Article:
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This Filipino Designer's Dramatic Graduation Collection Got Featured On Vogue

Did you know Jessan Macatangay also trained under Marc Jacobs and J.W. Anderson?
This Filipino Designer's Dramatic Graduation Collection Got Featured On Vogue

Making it in the fashion industry is no easy feat. For London-based fashion student Jessan Macatangay, it’s all about taking risks in pursuit of your passion. He made a major life decision to switch careers from being a registered nurse to becoming a fashion designer. Now he’s a fresh Fashion Design graduate from the Central Saint Martins art school in London.

His graduation collection, “Finding Beauty and Power in Struggle,” has earned recognition in the fashion community. He thought up with the concept during his second year in school and had been developing it since. While the pandemic prompted Jessan to make adjustments to his original plan, it certainly didn't compromise the message behind it.

The collection has a vivid color palette inspired by the paintings of renowned Filipino artist BenCab.  
Photo by Corinna Luce.

Before moving to London, Jessan began his fashion training at the Fashion Institute of the Philippines. There he learned the value of Filipino craftsmanship. “We have lots of amazing and incredible designers and artists in our country whose works are truly global. I think it is because we are very skilled in what we do,” he says.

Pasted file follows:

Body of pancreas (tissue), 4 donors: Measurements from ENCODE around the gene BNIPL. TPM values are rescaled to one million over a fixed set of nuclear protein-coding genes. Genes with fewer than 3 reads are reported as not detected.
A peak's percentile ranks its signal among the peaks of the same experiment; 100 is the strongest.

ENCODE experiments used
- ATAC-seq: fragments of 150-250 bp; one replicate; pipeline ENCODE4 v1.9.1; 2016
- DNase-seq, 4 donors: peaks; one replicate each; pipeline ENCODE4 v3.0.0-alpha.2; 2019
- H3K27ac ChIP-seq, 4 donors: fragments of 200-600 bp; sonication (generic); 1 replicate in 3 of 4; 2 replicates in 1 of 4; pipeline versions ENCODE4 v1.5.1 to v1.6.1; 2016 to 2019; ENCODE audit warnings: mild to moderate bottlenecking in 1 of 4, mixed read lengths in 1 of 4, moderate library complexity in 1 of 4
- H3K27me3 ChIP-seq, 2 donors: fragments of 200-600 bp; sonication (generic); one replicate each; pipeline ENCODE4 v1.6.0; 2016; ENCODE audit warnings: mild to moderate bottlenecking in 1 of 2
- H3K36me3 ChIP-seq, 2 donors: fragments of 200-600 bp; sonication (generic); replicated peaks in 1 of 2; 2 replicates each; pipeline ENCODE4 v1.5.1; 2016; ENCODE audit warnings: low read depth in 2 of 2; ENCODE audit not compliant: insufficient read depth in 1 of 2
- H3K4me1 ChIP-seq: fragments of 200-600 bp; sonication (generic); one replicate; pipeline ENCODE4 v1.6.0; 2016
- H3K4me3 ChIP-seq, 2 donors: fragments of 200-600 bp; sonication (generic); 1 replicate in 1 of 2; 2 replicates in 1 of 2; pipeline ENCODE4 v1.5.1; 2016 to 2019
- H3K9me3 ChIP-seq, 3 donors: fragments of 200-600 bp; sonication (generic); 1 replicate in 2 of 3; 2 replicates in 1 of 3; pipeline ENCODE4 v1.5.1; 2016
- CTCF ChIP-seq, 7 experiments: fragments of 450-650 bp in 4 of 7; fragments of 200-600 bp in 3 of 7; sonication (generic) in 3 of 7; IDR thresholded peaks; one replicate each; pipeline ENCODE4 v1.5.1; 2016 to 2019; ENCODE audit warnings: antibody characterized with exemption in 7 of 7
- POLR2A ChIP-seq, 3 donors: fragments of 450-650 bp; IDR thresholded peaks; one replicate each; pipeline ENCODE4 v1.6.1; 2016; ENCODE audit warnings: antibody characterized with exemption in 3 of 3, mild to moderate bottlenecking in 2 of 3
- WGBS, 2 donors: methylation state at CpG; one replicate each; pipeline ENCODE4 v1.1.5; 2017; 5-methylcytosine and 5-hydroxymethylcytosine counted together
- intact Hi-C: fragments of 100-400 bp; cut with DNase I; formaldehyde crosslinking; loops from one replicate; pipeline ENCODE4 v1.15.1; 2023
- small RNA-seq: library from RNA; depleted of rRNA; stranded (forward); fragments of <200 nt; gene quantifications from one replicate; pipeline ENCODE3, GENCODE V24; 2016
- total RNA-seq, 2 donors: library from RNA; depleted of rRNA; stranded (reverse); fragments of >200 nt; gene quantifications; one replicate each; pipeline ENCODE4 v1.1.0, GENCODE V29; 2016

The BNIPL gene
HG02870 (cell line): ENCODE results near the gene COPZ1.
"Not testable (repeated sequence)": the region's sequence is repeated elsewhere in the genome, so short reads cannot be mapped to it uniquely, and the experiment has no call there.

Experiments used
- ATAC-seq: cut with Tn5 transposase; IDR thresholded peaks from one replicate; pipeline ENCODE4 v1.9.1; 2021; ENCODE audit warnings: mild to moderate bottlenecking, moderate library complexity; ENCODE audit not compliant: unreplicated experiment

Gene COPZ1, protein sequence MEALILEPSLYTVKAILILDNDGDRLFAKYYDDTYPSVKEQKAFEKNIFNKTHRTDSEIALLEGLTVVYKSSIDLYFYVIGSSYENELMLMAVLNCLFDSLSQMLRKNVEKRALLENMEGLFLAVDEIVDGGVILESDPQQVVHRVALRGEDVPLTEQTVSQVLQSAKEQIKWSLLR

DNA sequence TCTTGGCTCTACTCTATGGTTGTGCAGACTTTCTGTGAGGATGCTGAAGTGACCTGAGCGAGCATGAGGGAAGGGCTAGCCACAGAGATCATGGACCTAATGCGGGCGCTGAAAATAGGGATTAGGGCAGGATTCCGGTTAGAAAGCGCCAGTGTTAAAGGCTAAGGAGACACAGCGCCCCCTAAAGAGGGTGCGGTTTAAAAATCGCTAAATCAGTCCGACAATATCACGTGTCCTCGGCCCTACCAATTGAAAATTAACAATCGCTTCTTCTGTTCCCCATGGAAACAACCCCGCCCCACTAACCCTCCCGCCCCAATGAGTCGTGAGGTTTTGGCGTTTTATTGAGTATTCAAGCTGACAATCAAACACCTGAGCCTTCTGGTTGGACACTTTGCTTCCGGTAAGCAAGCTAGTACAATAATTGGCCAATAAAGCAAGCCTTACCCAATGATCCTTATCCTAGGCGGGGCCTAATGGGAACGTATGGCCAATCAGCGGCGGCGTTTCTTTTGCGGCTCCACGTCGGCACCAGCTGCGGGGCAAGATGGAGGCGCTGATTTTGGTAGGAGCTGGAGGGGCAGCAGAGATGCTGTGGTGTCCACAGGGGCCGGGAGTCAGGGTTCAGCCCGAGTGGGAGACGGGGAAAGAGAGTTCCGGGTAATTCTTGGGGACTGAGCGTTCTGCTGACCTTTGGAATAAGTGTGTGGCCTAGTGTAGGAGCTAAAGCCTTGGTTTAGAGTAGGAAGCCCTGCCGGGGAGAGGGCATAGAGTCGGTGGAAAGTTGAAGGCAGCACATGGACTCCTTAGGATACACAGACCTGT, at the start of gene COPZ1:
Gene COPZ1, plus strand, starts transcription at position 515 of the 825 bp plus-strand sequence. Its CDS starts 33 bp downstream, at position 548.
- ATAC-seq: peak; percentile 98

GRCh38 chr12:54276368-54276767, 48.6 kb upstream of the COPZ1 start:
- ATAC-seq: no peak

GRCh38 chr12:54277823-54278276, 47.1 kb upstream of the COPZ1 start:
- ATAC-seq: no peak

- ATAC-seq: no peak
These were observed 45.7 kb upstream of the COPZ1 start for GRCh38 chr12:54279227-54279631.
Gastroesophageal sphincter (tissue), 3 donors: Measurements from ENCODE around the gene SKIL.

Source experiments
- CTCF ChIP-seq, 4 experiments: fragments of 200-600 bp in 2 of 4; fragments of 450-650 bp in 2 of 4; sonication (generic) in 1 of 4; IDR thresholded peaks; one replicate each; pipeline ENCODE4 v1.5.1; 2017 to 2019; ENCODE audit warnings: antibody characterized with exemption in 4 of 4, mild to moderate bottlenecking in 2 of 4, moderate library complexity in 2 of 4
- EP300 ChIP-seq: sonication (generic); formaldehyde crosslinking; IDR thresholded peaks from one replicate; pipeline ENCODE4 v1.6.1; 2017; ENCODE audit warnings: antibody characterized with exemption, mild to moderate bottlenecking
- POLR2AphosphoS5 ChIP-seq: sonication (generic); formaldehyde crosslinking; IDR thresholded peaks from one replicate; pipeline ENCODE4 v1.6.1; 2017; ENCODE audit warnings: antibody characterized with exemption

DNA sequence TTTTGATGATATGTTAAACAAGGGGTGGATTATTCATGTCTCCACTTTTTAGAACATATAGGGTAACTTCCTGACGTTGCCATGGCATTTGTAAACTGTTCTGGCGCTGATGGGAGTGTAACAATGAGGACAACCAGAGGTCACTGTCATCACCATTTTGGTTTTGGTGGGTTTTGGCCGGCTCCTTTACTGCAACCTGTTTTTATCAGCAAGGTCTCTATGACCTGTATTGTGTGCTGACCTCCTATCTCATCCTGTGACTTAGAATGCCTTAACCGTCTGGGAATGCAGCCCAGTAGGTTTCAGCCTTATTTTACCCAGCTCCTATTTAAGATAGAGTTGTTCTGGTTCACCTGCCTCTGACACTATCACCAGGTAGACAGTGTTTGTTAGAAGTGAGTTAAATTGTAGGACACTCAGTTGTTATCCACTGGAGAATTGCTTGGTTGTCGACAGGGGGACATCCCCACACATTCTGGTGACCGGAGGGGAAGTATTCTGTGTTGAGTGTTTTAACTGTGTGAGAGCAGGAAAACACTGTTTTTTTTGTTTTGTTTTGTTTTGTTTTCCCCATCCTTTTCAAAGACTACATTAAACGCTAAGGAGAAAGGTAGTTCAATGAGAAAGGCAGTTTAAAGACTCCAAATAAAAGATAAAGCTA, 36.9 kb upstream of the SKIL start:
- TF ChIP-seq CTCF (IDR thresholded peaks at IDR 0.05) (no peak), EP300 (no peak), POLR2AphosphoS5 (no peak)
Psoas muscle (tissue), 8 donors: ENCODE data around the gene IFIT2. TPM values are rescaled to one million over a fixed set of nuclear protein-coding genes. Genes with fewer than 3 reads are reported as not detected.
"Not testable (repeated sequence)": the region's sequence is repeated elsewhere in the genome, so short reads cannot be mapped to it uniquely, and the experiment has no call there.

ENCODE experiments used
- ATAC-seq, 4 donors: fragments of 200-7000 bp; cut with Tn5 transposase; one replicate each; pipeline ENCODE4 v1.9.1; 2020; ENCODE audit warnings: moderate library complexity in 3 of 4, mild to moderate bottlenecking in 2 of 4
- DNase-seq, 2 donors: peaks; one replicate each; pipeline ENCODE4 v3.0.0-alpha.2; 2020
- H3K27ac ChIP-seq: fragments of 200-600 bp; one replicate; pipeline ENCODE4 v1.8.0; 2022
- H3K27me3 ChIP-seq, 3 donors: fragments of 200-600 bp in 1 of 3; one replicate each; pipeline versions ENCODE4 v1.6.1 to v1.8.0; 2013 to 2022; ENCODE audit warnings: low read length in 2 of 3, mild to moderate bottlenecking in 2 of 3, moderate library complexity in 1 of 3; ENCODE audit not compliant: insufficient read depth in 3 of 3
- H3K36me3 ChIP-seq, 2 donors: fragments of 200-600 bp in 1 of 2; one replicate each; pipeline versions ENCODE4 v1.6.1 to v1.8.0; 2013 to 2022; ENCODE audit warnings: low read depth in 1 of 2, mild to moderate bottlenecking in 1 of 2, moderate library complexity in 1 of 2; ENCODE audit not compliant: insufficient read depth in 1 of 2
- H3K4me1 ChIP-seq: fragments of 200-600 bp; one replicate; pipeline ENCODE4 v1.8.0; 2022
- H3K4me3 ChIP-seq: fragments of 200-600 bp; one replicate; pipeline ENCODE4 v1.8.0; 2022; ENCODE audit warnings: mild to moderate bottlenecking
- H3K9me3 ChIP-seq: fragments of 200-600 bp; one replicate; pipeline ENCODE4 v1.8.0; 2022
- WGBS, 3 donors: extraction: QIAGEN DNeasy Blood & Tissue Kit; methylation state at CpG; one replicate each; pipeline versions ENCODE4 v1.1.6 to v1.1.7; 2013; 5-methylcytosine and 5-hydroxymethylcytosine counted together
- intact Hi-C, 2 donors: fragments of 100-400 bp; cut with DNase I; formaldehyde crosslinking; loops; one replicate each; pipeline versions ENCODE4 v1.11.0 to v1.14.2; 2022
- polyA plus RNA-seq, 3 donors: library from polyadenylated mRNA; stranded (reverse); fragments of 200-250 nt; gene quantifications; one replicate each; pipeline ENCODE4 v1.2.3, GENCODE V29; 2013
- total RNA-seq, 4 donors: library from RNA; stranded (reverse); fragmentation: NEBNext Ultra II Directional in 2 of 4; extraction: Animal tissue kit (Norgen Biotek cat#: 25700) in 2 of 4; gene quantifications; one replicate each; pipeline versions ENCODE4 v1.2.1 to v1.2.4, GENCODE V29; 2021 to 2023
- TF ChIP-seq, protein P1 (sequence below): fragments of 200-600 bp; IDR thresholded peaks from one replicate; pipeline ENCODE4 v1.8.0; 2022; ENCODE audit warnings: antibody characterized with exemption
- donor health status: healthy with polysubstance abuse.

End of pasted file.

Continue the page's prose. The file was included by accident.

His schooling both in the Philippines and abroad prepared him to take on internship opportunities at renowned fashion labels like Marc Jacobs and J.W. Anderson. He describes both offices as “multicultural working environments” where he was able to hone his craft. Jessan shares, "I never felt out of place working for these designers. They made me feel like part of the team. I think the skills and learnings I got from working there are valuable."

Of Struggle and Strength: The Concept and Execution of His Collection

Ideally, working on a graduation collection would require help from patternmakers, tailors, and other suppliers, but because of the lockdown in the U.K., an unfamiliar country to him, Jessan had limited resources to work with. "The process completely reflected the concept of my graduation collection—finding beauty and power in struggle. I found myself inspired yet again and more resilient so as to not give up. I felt empowered seeing my final garments come together under these circumstances.”

Existing chairs were deconstructed and spray-painted for a mirrored brass finish.  
Photo by Corinna Luce.

Jessan used an everyday object—a chair—to illustrate human resilience amidst hardships. He deconstructed a large part of it and applied it to one of his garments as a representation of the struggles we experience. This appendage gradually became smaller, more bearable, like a badge of strength rather than an obstacle, as each item in his collection progressed.